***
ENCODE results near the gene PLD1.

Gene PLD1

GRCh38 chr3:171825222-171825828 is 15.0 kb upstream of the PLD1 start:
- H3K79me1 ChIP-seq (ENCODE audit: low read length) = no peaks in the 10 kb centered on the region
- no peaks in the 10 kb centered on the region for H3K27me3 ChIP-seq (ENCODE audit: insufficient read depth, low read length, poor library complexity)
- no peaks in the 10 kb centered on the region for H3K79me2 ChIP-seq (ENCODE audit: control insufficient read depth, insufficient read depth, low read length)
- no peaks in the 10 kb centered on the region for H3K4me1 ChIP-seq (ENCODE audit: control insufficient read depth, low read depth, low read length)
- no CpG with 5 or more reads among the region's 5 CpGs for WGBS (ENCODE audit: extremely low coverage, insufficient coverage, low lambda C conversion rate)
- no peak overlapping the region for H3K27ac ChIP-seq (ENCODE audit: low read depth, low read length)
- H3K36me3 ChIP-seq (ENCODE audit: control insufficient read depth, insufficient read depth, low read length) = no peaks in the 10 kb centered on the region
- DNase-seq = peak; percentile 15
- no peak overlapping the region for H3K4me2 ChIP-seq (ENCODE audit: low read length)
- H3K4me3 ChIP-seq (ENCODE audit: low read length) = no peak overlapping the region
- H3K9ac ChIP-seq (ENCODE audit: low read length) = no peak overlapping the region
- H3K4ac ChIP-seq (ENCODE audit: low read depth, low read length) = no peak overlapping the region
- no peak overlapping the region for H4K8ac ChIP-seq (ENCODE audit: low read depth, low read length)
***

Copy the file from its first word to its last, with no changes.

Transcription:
ENCODE results near the gene PLD1.

Gene PLD1

GRCh38 chr3:171825222-171825828 is 15.0 kb upstream of the PLD1 start:
- H3K79me1 ChIP-seq (ENCODE audit: low read length) = no peaks in the 10 kb centered on the region
- no peaks in the 10 kb centered on the region for H3K27me3 ChIP-seq (ENCODE audit: insufficient read depth, low read length, poor library complexity)
- no peaks in the 10 kb centered on the region for H3K79me2 ChIP-seq (ENCODE audit: control insufficient read depth, insufficient read depth, low read length)
- no peaks in the 10 kb centered on the region for H3K4me1 ChIP-seq (ENCODE audit: control insufficient read depth, low read depth, low read length)
- no CpG with 5 or more reads among the region's 5 CpGs for WGBS (ENCODE audit: extremely low coverage, insufficient coverage, low lambda C conversion rate)
- no peak overlapping the region for H3K27ac ChIP-seq (ENCODE audit: low read depth, low read length)
- H3K36me3 ChIP-seq (ENCODE audit: control insufficient read depth, insufficient read depth, low read length) = no peaks in the 10 kb centered on the region
- DNase-seq = peak; percentile 15
- no peak overlapping the region for H3K4me2 ChIP-seq (ENCODE audit: low read length)
- H3K4me3 ChIP-seq (ENCODE audit: low read length) = no peak overlapping the region
- H3K9ac ChIP-seq (ENCODE audit: low read length) = no peak overlapping the region
- H3K4ac ChIP-seq (ENCODE audit: low read depth, low read length) = no peak overlapping the region
- no peak overlapping the region for H4K8ac ChIP-seq (ENCODE audit: low read depth, low read length)